The timing of Frankel’s installation speaks to our nation’s recent patriotic fervor and shows how political energy has led to mob violence in the past for Williams students. It has been said that in order to learn from past mistakes, we must know our history. However, Frankel’s piece does not presuppose that campus demonstrations against Osama bin Laden must be headed off before they go the way of the 1938 demonstration. The piece is clearly much more complicated in the questions it poses.
An episode of the 1938 riot which highlights an ambivalent attitude towards Hitler brings up these complicated questions. The article printed on the sign reads, “Up on the second floor balcony in Currier Hall, Emile de Planque Jr. ’39 adjusted a small black mustache, swung out his arm and received ‘Heil Hitler’ plaudits from the crowd until flying missiles drove him back between the doors.”
Audience members are invited to look inside themselves for similar ambivalence toward those we purport to hate. The thoughts and attitudes of de Planque and the crowd below can only be inferred, but it seems to point to a need among the students to both mock Hitler as well as express a desire to assume the power associated with him. Furthermore, were the students throwing objects at de Planque for his audacious display or were they throwing them symbolically at “Hitler”?
The installation tells its audience that we can never truly know the event on an objective level. The recording of the event has passed through too many subjective minds: the article’s writer, the questionable objectivity of his presence at the 1938 demonstration; the editors of his words for the Record and Frankel as editor of that article in his selection of text for his piece. Because the installation only offers one perspective on the event, it may more than anything else point to the impossibility of recording and remembering history.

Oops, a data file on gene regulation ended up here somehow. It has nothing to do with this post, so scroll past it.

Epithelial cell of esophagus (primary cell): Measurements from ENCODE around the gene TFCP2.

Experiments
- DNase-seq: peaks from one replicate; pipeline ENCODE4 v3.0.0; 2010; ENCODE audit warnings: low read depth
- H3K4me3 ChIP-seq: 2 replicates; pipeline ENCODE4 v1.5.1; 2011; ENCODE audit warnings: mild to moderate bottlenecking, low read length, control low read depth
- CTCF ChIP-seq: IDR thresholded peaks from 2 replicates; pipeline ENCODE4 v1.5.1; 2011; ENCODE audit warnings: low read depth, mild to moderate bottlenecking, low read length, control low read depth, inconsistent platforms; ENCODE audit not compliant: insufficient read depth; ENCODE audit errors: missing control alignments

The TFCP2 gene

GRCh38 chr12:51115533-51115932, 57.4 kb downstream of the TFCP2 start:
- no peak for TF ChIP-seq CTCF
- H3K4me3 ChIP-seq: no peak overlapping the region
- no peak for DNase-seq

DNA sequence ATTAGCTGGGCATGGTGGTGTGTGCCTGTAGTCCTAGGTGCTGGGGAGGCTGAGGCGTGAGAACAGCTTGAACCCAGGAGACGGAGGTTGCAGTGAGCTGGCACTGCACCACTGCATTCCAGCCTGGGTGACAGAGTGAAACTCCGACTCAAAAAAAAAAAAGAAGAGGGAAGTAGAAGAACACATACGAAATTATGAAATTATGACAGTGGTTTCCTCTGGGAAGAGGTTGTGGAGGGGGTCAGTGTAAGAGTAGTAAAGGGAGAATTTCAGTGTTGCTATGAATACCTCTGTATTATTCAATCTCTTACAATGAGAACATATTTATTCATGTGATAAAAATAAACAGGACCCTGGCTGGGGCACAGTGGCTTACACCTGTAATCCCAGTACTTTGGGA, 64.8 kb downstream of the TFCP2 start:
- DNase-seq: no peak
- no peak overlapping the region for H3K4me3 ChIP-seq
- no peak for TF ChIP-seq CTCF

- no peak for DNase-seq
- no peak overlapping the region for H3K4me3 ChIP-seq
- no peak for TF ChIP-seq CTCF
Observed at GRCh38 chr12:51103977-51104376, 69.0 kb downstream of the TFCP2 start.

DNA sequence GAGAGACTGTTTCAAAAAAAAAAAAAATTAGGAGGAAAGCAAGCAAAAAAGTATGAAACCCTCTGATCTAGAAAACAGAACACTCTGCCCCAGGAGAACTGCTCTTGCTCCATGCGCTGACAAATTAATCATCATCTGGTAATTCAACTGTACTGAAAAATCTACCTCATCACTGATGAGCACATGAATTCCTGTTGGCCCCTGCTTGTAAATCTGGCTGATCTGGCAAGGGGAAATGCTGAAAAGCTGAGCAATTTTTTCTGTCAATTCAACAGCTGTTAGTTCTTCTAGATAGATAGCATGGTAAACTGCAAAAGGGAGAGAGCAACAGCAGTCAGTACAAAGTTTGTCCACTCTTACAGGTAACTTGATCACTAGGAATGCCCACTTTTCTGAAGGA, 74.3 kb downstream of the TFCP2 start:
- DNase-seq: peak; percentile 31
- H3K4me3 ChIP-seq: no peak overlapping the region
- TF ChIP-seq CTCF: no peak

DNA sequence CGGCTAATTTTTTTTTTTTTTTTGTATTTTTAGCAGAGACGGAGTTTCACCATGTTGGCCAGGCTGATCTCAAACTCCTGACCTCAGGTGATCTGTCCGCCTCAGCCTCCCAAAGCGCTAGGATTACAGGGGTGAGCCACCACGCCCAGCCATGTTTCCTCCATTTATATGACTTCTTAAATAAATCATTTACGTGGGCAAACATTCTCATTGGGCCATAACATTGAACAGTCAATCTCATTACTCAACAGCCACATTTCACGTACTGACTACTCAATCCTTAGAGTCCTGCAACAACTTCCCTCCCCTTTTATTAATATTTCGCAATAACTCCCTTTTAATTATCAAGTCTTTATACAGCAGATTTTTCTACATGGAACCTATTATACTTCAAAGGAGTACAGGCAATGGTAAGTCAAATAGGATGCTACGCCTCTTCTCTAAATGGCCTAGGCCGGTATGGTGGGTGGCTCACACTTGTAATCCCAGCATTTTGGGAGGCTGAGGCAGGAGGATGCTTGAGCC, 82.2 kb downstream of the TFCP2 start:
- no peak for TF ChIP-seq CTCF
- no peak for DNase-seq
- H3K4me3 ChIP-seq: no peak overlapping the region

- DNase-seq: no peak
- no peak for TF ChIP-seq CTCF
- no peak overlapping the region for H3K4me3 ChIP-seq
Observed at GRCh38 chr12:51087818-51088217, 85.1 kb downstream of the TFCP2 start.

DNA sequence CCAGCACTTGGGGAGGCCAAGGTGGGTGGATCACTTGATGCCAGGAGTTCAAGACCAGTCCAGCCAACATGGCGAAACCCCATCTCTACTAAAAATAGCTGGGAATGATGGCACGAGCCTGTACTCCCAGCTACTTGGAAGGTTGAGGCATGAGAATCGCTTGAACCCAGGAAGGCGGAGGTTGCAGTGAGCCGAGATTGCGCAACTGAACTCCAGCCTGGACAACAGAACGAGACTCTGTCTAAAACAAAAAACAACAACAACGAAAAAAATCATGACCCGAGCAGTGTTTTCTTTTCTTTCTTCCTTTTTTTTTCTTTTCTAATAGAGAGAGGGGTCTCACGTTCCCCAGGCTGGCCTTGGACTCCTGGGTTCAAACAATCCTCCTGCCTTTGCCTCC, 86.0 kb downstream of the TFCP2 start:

An issue that Frankel most likely did not intend to deal with was raised when the first two signs in the series of ten were vandalized and subsequently removed late last week. While denouncing such vandalism is the obvious gesture to make, it probably has little effect on the ignorant and angry few who engage in it.
A more interesting discussion is to consider how artists who present outside gallery walls can have the foresight to incorporate the possibility of vandalism into their work. Frankel’s installation, for example, still functions without the missing signs. Because the puzzle is impossible to fully assemble even with the missing pieces, it is now just a little bit harder.
It is important to remember that not all of these questions will be raised for any one audience participant, and many not mentioned here will of course come up. That is the vitality of public art and the diversity of experiences it fosters. However, one effect will be achieved for most everyone. This is the simple, yet supremely important, effect of undoing familiarization with the space. This effect accompanies all public art until the art begins to become familiar, such as the Louise Bourgeois’ sculpture “Eyes,” installed on the lawn in front of the Williams College Museum of Art.
For everyone on any given day, art should encroach upon spaces taken for granted and lead to questions about the environment. The questions raised by the most unexpected encounters may lead to the most rewarding answers.Â